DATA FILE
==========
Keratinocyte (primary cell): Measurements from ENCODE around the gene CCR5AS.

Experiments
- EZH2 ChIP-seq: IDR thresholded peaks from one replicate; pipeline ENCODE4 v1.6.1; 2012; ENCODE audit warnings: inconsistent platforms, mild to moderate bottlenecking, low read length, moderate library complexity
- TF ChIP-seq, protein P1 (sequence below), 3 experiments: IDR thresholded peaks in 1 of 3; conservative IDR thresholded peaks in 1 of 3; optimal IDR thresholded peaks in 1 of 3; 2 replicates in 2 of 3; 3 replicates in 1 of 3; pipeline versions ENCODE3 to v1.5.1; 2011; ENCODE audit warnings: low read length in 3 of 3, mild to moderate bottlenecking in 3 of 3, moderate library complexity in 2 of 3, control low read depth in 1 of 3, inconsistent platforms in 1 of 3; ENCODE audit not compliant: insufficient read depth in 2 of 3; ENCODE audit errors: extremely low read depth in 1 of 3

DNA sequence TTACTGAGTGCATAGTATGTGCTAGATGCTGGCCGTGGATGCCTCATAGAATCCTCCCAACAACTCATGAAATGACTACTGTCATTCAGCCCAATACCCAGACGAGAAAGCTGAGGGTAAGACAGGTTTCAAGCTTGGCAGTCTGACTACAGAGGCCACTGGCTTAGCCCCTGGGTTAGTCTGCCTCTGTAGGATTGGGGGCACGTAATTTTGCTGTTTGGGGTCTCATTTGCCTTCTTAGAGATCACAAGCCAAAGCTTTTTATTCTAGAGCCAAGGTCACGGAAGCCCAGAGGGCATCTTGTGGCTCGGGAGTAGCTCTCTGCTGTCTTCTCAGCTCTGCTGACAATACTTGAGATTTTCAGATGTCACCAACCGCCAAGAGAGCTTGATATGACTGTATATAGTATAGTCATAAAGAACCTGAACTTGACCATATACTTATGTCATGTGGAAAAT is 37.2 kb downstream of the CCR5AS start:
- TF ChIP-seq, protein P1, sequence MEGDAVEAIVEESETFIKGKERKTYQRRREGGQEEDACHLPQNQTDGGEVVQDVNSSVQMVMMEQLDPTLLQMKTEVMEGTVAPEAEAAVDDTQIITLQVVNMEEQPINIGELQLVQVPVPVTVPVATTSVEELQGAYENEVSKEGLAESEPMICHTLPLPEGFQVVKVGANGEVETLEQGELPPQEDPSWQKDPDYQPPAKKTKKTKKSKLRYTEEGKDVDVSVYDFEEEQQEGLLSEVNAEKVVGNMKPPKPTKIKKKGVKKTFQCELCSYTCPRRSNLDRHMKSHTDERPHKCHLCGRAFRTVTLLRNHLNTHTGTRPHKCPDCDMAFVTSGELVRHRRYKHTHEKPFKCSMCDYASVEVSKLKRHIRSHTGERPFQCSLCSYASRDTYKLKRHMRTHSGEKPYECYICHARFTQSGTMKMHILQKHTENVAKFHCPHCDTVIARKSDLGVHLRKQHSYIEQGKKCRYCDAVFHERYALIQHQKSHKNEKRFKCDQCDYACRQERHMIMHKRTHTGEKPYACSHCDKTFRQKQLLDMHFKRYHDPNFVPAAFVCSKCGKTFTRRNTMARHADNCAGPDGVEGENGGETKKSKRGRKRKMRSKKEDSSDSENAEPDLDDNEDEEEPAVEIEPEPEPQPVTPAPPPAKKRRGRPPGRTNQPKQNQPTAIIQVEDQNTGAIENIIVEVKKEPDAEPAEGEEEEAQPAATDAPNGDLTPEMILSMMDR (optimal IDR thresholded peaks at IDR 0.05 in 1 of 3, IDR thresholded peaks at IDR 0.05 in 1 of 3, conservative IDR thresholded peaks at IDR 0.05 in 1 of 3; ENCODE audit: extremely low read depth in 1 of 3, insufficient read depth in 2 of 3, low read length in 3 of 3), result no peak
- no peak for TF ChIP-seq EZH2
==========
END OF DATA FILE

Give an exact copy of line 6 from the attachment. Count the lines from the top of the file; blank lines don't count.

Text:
- TF ChIP-seq, protein P1, sequence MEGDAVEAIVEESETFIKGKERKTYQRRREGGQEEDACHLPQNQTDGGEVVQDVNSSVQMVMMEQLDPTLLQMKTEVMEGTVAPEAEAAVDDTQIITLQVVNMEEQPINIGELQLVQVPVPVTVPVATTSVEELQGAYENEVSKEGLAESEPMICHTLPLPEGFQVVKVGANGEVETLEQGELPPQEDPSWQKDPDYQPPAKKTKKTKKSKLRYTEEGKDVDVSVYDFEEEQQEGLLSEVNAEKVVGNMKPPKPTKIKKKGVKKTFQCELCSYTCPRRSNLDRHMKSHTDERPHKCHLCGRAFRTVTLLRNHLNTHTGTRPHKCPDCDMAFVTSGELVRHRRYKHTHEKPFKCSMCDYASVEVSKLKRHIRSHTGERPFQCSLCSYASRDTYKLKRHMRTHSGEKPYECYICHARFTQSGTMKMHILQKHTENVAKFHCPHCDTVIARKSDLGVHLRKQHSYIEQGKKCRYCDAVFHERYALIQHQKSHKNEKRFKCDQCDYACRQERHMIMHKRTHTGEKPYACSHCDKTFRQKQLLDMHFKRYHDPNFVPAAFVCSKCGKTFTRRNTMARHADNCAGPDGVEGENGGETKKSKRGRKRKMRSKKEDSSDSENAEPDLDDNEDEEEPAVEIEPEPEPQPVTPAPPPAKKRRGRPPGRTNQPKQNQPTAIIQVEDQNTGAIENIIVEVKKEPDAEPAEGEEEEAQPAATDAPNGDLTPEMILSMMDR (optimal IDR thresholded peaks at IDR 0.05 in 1 of 3, IDR thresholded peaks at IDR 0.05 in 1 of 3, conservative IDR thresholded peaks at IDR 0.05 in 1 of 3; ENCODE audit: extremely low read depth in 1 of 3, insufficient read depth in 2 of 3, low read length in 3 of 3), result no peak